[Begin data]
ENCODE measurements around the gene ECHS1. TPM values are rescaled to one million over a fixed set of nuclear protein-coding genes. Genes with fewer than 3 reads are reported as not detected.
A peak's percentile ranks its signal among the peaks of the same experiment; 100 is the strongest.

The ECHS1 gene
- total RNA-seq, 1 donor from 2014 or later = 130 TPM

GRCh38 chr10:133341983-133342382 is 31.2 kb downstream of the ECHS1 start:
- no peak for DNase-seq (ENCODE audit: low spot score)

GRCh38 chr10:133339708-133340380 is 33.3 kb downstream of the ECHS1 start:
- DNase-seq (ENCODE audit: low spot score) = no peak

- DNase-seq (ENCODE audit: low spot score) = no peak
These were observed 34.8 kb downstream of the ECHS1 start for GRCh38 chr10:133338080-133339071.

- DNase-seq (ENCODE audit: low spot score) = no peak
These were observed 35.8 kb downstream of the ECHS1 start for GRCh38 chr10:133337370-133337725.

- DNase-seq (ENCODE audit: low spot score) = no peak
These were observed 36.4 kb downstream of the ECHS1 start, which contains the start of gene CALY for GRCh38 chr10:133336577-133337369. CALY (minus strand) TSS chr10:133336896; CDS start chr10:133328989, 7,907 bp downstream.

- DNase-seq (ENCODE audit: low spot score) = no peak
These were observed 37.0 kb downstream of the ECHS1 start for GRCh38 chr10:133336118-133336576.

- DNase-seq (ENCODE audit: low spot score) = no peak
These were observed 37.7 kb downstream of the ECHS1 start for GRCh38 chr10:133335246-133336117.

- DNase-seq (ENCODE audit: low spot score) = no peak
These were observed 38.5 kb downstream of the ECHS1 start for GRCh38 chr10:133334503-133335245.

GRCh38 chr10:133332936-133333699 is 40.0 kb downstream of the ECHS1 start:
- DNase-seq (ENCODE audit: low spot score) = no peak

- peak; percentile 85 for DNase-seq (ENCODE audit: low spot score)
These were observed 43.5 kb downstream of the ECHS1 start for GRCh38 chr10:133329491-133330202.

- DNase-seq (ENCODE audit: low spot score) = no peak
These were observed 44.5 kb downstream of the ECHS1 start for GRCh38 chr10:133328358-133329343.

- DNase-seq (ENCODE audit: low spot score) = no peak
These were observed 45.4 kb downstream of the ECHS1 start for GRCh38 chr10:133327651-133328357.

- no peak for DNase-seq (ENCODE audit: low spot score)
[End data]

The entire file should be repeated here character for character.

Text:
ENCODE measurements around the gene ECHS1. TPM values are rescaled to one million over a fixed set of nuclear protein-coding genes. Genes with fewer than 3 reads are reported as not detected.
A peak's percentile ranks its signal among the peaks of the same experiment; 100 is the strongest.

The ECHS1 gene
- total RNA-seq, 1 donor from 2014 or later = 130 TPM

GRCh38 chr10:133341983-133342382 is 31.2 kb downstream of the ECHS1 start:
- no peak for DNase-seq (ENCODE audit: low spot score)

GRCh38 chr10:133339708-133340380 is 33.3 kb downstream of the ECHS1 start:
- DNase-seq (ENCODE audit: low spot score) = no peak

- DNase-seq (ENCODE audit: low spot score) = no peak
These were observed 34.8 kb downstream of the ECHS1 start for GRCh38 chr10:133338080-133339071.

- DNase-seq (ENCODE audit: low spot score) = no peak
These were observed 35.8 kb downstream of the ECHS1 start for GRCh38 chr10:133337370-133337725.

- DNase-seq (ENCODE audit: low spot score) = no peak
These were observed 36.4 kb downstream of the ECHS1 start, which contains the start of gene CALY for GRCh38 chr10:133336577-133337369. CALY (minus strand) TSS chr10:133336896; CDS start chr10:133328989, 7,907 bp downstream.

- DNase-seq (ENCODE audit: low spot score) = no peak
These were observed 37.0 kb downstream of the ECHS1 start for GRCh38 chr10:133336118-133336576.

- DNase-seq (ENCODE audit: low spot score) = no peak
These were observed 37.7 kb downstream of the ECHS1 start for GRCh38 chr10:133335246-133336117.

- DNase-seq (ENCODE audit: low spot score) = no peak
These were observed 38.5 kb downstream of the ECHS1 start for GRCh38 chr10:133334503-133335245.

GRCh38 chr10:133332936-133333699 is 40.0 kb downstream of the ECHS1 start:
- DNase-seq (ENCODE audit: low spot score) = no peak

- peak; percentile 85 for DNase-seq (ENCODE audit: low spot score)
These were observed 43.5 kb downstream of the ECHS1 start for GRCh38 chr10:133329491-133330202.

- DNase-seq (ENCODE audit: low spot score) = no peak
These were observed 44.5 kb downstream of the ECHS1 start for GRCh38 chr10:133328358-133329343.

- DNase-seq (ENCODE audit: low spot score) = no peak
These were observed 45.4 kb downstream of the ECHS1 start for GRCh38 chr10:133327651-133328357.

- no peak for DNase-seq (ENCODE audit: low spot score)